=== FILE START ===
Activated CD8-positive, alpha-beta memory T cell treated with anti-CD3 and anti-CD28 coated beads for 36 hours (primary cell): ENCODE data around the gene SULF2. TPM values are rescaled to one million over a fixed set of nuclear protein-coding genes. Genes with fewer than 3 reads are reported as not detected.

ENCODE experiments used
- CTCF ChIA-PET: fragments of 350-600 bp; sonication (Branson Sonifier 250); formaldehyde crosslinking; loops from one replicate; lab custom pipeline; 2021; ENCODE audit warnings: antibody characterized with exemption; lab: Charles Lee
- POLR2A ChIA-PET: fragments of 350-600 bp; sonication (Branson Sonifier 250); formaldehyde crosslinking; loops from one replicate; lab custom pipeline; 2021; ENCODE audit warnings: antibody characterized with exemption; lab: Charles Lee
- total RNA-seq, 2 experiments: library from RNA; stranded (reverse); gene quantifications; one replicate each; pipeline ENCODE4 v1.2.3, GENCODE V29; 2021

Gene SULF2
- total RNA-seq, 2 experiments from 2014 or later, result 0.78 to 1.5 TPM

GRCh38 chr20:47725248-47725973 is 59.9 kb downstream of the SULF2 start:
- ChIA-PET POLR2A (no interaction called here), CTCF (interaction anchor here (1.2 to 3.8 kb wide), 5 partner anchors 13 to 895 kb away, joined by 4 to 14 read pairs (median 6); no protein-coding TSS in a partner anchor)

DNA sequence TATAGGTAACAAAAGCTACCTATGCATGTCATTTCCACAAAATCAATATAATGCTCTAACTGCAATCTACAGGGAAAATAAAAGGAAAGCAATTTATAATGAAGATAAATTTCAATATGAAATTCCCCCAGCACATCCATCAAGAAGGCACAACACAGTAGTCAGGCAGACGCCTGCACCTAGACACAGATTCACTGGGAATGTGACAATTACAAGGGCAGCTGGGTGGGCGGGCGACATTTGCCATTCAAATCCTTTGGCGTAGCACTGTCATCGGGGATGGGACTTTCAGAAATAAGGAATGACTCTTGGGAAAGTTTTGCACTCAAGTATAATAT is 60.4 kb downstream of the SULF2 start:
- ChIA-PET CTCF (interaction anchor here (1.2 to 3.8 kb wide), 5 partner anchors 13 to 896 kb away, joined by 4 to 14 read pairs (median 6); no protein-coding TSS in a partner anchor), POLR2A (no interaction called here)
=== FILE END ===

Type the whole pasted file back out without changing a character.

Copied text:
Activated CD8-positive, alpha-beta memory T cell treated with anti-CD3 and anti-CD28 coated beads for 36 hours (primary cell): ENCODE data around the gene SULF2. TPM values are rescaled to one million over a fixed set of nuclear protein-coding genes. Genes with fewer than 3 reads are reported as not detected.

ENCODE experiments used
- CTCF ChIA-PET: fragments of 350-600 bp; sonication (Branson Sonifier 250); formaldehyde crosslinking; loops from one replicate; lab custom pipeline; 2021; ENCODE audit warnings: antibody characterized with exemption; lab: Charles Lee
- POLR2A ChIA-PET: fragments of 350-600 bp; sonication (Branson Sonifier 250); formaldehyde crosslinking; loops from one replicate; lab custom pipeline; 2021; ENCODE audit warnings: antibody characterized with exemption; lab: Charles Lee
- total RNA-seq, 2 experiments: library from RNA; stranded (reverse); gene quantifications; one replicate each; pipeline ENCODE4 v1.2.3, GENCODE V29; 2021

Gene SULF2
- total RNA-seq, 2 experiments from 2014 or later, result 0.78 to 1.5 TPM

GRCh38 chr20:47725248-47725973 is 59.9 kb downstream of the SULF2 start:
- ChIA-PET POLR2A (no interaction called here), CTCF (interaction anchor here (1.2 to 3.8 kb wide), 5 partner anchors 13 to 895 kb away, joined by 4 to 14 read pairs (median 6); no protein-coding TSS in a partner anchor)

DNA sequence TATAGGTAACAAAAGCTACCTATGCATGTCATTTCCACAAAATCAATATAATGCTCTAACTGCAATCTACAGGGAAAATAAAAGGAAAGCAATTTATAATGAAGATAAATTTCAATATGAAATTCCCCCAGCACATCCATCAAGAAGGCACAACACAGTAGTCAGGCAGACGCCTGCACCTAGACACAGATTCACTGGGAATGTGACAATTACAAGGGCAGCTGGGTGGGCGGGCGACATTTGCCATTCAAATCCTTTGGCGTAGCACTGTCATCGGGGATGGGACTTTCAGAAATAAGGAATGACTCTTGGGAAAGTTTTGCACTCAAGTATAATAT is 60.4 kb downstream of the SULF2 start:
- ChIA-PET CTCF (interaction anchor here (1.2 to 3.8 kb wide), 5 partner anchors 13 to 896 kb away, joined by 4 to 14 read pairs (median 6); no protein-coding TSS in a partner anchor), POLR2A (no interaction called here)